Yesterday, for a split moment at least, I was excited to think I eyed a Monarch butterfly. Alas, the Monarch was but a Viceroy. Though a beauty in its own right, this butterfly is not one I can raise and observe its metamorphosis. It is a joy I have had for thirty years and the absence of Monarch butterflies in our gardens this year and across parts of the country is greatly felt. Pesticides from GMO's is greatly to blame.

Daylilies are fading but there are still some to delight certain butterflies. Hydrangeas in the middle garden are still offering beauty and nectar too.

A Spicebush Swallowtail wearing pollen dust enjoys a dip and sip from deep within the well of this flower and soon flies on to another. I am exhibiting two separate blooms visited by two different butterflies captured weeks apart. I do not know of spicebush growing here . . . perhaps a neighbor grows it or there is another plant, growing on our land or nearby, that this butterfly has decided to use as a host plant.

Even a teeny Delaware Skipper is attracted to the flavor of daylily and casts its proboscis towards the Hemerocallis reservoir of sweetness.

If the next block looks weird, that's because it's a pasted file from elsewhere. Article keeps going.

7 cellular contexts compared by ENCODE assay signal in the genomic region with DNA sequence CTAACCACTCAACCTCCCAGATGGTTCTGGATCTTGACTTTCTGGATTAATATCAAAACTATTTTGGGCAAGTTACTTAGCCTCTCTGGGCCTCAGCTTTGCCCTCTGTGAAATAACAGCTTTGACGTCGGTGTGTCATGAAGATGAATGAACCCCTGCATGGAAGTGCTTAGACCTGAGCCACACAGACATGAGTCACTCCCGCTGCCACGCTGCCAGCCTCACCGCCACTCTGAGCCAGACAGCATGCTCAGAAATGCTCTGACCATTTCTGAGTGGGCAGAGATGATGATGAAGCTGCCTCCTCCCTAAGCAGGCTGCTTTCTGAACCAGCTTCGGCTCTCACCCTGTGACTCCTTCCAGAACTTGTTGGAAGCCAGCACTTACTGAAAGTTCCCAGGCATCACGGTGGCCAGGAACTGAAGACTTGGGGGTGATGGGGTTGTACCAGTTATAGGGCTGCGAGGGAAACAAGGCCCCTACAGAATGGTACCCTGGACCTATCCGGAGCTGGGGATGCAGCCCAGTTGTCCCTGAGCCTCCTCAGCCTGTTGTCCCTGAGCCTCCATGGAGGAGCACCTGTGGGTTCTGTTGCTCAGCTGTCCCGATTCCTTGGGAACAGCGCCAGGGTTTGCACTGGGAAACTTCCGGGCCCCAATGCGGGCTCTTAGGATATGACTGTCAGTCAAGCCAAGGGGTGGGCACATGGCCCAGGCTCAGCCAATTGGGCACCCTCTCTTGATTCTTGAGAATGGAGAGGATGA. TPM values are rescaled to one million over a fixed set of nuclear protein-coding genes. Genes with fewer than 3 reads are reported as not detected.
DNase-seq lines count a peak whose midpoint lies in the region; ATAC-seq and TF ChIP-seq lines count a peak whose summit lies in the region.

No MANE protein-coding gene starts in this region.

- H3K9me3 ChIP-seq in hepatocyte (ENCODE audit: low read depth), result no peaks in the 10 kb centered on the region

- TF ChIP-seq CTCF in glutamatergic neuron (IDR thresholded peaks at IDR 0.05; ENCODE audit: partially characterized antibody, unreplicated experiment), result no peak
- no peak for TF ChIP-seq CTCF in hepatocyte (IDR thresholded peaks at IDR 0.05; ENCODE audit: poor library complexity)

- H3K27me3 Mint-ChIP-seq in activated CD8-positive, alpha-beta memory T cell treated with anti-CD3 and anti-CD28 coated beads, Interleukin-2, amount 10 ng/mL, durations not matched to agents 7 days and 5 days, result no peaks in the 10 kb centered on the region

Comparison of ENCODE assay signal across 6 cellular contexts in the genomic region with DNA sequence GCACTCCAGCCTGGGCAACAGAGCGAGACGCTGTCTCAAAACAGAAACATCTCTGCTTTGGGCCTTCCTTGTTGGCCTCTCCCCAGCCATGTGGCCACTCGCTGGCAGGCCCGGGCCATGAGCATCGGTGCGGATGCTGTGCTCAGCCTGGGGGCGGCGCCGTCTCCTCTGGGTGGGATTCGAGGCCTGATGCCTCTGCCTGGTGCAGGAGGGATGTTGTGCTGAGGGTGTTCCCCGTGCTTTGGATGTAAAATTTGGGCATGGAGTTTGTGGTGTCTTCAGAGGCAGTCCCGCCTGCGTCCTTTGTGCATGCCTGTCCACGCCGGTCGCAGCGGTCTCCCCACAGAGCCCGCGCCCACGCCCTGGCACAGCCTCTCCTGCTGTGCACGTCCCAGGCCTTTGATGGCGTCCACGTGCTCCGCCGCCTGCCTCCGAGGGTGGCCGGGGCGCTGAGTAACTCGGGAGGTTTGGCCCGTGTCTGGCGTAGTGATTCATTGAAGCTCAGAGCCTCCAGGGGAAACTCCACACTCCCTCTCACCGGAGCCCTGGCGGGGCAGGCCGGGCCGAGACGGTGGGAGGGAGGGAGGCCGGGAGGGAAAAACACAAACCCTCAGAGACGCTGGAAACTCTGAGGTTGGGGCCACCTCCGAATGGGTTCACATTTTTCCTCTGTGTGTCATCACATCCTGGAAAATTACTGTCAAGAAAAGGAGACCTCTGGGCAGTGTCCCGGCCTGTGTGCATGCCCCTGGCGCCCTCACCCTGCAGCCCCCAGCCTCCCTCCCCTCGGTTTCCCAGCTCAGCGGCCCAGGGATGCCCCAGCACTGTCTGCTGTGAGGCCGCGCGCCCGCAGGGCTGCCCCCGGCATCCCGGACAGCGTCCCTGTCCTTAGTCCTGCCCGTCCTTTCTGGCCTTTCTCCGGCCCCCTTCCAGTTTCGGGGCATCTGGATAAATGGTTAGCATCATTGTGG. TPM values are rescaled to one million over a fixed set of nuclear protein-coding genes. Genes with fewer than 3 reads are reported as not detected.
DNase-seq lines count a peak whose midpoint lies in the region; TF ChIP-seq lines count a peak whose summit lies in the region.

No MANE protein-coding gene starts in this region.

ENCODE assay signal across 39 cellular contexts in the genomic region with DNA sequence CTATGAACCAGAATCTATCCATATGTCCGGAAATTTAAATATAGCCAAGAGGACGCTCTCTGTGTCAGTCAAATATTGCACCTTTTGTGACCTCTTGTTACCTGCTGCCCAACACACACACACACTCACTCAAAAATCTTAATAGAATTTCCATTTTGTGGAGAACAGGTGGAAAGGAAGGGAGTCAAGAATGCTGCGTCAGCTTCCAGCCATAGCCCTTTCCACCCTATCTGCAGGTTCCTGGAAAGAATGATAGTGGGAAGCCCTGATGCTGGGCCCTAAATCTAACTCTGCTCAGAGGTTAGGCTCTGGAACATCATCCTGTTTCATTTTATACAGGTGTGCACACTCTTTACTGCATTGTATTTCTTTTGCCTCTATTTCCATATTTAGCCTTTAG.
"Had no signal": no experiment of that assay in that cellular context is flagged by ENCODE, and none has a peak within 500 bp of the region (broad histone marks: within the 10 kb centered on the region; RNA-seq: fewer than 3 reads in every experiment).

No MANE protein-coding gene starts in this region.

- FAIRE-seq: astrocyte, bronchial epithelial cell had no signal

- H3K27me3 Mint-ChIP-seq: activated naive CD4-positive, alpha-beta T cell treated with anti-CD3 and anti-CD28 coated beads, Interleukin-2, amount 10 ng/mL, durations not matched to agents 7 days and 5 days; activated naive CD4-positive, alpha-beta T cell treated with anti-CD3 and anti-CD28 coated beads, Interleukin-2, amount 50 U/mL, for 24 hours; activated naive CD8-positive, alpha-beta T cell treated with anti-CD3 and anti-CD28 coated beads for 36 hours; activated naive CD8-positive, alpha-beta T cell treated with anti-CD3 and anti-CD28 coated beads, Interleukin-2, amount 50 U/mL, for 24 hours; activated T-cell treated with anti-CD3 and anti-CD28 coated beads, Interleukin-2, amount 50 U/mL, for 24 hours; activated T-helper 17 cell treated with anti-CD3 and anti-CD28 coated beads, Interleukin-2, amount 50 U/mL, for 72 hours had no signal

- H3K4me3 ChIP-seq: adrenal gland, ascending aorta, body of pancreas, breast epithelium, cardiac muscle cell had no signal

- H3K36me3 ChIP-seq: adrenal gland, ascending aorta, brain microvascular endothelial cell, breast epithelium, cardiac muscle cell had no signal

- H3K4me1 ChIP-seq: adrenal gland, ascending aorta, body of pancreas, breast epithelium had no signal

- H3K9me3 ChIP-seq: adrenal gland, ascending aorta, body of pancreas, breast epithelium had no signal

I should love to see from the compound eyes of a butterfly, for a day or five, when the birds are otherwhere and otherwise occupied.

Surely, seeing the world of colors, as this Greater Spangled Fritillary does, could inspire.

The daughter of Zeus may well exchange a glance from within a human eye and morph back into herself within this Aphrodite Fritillary butterfly. Perhaps by seeing our worlds from within other's eyes we may all grow more wise.

For a bird's-eye-view I have taken to writing about warblers and if you might enjoy seeing and learning more about these marvelous feathered friends of our gardens, forest and fields, why not take a click over to Native Plants and Wildlife Gardens to view various installments of my 'A Bestiary: Tales from a Wildlife Garden.'

May your days be filled with butterflies and birds . . . I would love to hear of your Monarch butterfly sightings, if you are of time and mind to share.

Friday, August 2, 2013

Whites Continuing to Shimmer Throughout A Sweltering July

Bid farewell to July with a stroll through the gardens still shimmering in white . . . more mature blooms . . . some nearly fading . . . the buzz, broods, trills and furls relaxing into August along the fringe of summer. July passed with days of torrid, sultry heat. Amazingly I withstood it all and each day went about the gardens and fields, during the hottest hours, in search of butterflies, discovering new species to add to my list.